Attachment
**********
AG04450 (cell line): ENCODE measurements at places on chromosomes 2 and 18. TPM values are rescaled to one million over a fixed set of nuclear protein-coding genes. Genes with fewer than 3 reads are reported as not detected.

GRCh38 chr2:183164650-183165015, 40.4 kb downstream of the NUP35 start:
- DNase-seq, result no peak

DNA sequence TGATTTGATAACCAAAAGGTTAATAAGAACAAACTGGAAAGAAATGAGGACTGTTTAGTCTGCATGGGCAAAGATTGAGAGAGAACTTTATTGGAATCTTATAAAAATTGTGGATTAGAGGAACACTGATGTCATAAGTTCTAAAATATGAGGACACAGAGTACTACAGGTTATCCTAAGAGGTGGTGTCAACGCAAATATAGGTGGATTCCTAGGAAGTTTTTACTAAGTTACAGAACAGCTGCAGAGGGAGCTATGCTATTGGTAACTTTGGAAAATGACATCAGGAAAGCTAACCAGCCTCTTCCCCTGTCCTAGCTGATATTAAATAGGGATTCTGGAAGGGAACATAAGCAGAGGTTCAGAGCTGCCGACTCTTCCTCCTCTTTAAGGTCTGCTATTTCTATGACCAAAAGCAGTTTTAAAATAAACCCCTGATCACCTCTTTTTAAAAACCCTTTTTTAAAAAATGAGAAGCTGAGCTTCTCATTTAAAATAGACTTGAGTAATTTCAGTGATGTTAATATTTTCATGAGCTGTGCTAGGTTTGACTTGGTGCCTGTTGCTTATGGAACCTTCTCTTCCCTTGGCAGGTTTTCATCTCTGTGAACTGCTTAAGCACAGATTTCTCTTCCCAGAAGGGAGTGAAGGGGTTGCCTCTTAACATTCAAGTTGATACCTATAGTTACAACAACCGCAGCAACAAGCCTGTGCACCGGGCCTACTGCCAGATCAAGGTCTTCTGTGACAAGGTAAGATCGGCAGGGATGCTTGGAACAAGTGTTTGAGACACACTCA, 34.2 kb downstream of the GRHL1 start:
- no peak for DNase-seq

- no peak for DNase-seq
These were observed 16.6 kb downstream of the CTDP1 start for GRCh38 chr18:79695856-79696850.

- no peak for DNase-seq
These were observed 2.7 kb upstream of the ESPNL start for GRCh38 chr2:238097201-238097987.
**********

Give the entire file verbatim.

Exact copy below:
AG04450 (cell line): ENCODE measurements at places on chromosomes 2 and 18. TPM values are rescaled to one million over a fixed set of nuclear protein-coding genes. Genes with fewer than 3 reads are reported as not detected.

GRCh38 chr2:183164650-183165015, 40.4 kb downstream of the NUP35 start:
- DNase-seq, result no peak

DNA sequence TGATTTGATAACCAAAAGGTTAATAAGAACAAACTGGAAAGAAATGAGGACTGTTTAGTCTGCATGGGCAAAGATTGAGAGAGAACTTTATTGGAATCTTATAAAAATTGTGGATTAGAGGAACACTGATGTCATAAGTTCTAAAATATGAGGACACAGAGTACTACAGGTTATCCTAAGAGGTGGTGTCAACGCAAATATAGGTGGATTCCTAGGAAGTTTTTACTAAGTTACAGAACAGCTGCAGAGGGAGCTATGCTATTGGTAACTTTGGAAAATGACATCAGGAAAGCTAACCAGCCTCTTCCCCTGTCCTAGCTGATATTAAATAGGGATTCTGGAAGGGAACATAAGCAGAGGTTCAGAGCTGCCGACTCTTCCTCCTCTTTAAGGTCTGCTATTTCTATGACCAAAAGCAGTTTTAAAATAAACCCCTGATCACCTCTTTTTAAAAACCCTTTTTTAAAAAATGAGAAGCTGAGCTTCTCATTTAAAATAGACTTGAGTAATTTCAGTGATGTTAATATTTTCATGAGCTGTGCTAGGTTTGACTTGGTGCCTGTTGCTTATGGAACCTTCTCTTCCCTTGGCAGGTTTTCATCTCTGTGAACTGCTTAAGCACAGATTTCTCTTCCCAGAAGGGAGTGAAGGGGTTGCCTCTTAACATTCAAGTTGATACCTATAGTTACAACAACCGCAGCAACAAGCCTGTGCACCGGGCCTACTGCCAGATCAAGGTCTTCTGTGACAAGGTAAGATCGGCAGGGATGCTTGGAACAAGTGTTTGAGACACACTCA, 34.2 kb downstream of the GRHL1 start:
- no peak for DNase-seq

- no peak for DNase-seq
These were observed 16.6 kb downstream of the CTDP1 start for GRCh38 chr18:79695856-79696850.

- no peak for DNase-seq
These were observed 2.7 kb upstream of the ESPNL start for GRCh38 chr2:238097201-238097987.